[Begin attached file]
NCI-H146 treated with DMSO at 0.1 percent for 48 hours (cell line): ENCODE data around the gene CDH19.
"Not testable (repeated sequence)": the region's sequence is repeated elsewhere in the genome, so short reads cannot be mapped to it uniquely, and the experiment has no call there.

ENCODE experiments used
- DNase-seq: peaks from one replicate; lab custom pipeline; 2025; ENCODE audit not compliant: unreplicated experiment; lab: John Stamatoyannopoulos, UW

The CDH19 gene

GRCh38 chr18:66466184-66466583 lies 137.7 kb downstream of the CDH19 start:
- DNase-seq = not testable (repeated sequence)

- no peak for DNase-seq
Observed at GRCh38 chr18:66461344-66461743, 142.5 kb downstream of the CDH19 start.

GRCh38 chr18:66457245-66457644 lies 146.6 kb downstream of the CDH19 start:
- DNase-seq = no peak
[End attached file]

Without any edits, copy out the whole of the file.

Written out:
NCI-H146 treated with DMSO at 0.1 percent for 48 hours (cell line): ENCODE data around the gene CDH19.
"Not testable (repeated sequence)": the region's sequence is repeated elsewhere in the genome, so short reads cannot be mapped to it uniquely, and the experiment has no call there.

ENCODE experiments used
- DNase-seq: peaks from one replicate; lab custom pipeline; 2025; ENCODE audit not compliant: unreplicated experiment; lab: John Stamatoyannopoulos, UW

The CDH19 gene

GRCh38 chr18:66466184-66466583 lies 137.7 kb downstream of the CDH19 start:
- DNase-seq = not testable (repeated sequence)

- no peak for DNase-seq
Observed at GRCh38 chr18:66461344-66461743, 142.5 kb downstream of the CDH19 start.

GRCh38 chr18:66457245-66457644 lies 146.6 kb downstream of the CDH19 start:
- DNase-seq = no peak